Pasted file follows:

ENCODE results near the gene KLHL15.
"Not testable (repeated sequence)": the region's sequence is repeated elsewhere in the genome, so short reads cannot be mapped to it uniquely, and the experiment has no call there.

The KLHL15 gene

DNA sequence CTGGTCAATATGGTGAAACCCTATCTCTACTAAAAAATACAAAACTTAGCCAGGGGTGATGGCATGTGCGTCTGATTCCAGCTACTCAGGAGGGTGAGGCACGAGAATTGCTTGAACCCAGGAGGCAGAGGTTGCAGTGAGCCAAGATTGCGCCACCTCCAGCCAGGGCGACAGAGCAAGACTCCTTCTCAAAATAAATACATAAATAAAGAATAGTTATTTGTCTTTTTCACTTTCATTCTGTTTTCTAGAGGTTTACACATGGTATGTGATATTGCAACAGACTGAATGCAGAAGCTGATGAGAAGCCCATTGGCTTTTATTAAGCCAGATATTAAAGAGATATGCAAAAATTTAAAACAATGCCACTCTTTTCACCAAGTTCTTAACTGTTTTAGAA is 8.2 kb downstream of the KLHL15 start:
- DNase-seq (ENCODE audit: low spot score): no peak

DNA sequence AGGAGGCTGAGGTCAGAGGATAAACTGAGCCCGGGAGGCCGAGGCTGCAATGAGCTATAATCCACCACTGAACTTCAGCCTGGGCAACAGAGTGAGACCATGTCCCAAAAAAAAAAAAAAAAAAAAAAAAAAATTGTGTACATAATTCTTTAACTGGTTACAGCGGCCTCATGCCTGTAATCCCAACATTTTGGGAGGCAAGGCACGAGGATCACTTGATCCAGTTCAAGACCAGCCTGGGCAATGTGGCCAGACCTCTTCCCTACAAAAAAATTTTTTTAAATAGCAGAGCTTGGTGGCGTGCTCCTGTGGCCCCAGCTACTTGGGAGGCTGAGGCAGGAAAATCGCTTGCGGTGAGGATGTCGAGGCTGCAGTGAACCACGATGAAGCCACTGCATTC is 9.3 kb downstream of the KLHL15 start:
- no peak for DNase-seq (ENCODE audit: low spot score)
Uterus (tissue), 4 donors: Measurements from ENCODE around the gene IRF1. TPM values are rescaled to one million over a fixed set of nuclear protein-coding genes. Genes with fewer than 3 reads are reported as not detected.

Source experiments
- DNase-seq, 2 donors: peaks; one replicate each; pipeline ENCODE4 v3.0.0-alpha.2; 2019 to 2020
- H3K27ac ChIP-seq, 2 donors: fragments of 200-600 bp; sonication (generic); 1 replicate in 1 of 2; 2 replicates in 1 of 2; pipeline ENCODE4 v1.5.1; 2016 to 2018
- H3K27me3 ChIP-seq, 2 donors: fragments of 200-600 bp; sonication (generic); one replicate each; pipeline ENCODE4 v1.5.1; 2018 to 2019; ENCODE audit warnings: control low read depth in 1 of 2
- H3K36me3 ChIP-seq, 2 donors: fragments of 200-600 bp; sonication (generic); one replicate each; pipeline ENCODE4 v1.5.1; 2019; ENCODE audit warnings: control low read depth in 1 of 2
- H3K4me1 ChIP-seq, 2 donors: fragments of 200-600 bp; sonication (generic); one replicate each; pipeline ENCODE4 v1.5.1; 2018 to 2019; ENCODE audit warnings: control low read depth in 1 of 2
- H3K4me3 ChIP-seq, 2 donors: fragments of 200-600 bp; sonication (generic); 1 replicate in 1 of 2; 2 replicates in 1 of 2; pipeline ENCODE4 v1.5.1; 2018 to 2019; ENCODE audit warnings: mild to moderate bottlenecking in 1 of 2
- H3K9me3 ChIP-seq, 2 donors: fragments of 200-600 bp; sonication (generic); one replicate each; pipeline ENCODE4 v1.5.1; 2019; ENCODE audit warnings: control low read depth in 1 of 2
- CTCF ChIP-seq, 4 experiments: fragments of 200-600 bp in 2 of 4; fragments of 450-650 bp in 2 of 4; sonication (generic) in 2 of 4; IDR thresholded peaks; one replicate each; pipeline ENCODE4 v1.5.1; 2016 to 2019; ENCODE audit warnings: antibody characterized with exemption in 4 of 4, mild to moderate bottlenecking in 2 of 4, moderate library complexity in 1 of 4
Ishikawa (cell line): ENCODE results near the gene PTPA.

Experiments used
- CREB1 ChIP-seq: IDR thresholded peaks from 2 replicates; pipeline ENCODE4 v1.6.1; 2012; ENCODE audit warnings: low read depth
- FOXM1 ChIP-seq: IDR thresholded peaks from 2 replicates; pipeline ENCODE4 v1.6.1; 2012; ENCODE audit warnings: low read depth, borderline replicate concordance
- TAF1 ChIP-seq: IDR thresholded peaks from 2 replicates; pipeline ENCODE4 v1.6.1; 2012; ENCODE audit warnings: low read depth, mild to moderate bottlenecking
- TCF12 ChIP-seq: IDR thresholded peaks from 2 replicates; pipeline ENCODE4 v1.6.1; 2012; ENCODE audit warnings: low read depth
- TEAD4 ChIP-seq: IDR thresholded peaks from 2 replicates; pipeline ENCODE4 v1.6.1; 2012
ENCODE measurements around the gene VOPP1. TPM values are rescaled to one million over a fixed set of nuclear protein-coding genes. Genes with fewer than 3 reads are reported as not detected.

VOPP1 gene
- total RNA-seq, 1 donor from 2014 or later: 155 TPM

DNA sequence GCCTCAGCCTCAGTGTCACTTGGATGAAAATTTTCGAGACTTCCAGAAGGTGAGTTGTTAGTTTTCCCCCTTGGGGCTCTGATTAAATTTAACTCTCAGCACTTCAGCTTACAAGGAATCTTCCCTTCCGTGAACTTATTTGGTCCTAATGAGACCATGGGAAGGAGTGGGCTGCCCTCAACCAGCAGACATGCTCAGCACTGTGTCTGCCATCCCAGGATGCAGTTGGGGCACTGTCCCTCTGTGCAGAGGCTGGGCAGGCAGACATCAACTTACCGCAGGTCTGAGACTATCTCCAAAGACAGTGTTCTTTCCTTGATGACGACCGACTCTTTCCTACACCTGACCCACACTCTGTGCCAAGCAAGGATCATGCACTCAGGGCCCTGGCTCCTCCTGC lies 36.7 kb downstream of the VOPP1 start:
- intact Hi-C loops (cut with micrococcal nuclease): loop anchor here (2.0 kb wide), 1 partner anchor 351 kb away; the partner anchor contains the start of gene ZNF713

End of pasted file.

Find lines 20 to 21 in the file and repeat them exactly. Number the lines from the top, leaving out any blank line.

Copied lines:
- CREB1 ChIP-seq: IDR thresholded peaks from 2 replicates; pipeline ENCODE4 v1.6.1; 2012; ENCODE audit warnings: low read depth
- FOXM1 ChIP-seq: IDR thresholded peaks from 2 replicates; pipeline ENCODE4 v1.6.1; 2012; ENCODE audit warnings: low read depth, borderline replicate concordance